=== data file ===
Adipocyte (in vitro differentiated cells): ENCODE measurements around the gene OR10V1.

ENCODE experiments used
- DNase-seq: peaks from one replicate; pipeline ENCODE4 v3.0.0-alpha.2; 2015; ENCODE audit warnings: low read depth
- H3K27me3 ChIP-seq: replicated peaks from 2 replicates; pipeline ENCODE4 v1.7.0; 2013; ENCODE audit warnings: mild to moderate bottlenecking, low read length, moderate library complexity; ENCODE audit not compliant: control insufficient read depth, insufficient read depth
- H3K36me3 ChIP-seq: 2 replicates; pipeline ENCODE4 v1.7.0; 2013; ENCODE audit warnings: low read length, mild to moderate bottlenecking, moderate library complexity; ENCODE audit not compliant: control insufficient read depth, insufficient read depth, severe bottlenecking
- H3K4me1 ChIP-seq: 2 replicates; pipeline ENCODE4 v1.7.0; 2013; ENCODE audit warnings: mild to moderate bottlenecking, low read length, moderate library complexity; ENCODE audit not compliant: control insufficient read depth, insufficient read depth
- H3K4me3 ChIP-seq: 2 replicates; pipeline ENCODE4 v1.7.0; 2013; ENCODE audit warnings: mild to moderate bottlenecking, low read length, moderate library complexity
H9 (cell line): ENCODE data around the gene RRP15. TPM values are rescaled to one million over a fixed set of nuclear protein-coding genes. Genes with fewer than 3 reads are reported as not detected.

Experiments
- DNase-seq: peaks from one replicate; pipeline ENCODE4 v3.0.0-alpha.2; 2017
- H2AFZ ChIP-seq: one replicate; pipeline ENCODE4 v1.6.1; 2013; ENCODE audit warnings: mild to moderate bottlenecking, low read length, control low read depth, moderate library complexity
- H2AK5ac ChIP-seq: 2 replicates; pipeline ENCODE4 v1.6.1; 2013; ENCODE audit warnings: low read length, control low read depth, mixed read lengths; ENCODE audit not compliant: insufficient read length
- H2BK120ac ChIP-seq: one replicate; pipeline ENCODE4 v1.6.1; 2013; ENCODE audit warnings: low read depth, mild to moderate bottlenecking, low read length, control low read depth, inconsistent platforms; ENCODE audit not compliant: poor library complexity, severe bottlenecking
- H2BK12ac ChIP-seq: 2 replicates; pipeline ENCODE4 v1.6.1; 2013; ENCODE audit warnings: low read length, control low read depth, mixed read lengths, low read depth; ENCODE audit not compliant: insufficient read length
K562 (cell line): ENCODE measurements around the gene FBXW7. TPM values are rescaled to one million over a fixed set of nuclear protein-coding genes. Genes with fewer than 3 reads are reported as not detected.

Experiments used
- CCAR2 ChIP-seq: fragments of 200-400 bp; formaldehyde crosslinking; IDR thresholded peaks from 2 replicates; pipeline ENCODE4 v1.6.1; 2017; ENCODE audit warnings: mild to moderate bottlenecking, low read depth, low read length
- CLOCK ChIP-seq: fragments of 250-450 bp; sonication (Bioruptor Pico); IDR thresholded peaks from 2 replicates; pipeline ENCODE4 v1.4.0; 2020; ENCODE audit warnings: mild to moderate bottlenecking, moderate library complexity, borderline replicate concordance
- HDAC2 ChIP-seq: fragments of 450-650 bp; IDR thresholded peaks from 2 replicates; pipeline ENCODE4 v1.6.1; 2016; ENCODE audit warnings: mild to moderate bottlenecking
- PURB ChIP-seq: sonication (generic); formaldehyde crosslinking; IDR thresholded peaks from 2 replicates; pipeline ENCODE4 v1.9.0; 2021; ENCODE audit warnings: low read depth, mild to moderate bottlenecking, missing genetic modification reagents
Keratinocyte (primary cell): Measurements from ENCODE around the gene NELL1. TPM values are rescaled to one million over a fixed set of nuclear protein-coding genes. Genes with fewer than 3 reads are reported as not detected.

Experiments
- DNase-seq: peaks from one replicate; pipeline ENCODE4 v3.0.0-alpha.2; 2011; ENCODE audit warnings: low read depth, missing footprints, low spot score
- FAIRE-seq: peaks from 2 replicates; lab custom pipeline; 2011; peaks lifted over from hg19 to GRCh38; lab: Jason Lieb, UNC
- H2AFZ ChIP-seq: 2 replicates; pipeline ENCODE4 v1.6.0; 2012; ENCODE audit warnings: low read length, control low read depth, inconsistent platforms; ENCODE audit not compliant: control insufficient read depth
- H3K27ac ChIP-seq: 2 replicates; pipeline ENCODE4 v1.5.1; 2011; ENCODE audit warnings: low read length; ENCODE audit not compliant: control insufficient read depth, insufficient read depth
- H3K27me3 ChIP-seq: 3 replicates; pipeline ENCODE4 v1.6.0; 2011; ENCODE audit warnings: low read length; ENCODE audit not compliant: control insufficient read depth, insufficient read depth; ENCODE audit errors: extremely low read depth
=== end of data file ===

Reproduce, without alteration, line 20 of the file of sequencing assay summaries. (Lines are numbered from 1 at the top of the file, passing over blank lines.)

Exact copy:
- PURB ChIP-seq: sonication (generic); formaldehyde crosslinking; IDR thresholded peaks from 2 replicates; pipeline ENCODE4 v1.9.0; 2021; ENCODE audit warnings: low read depth, mild to moderate bottlenecking, missing genetic modification reagents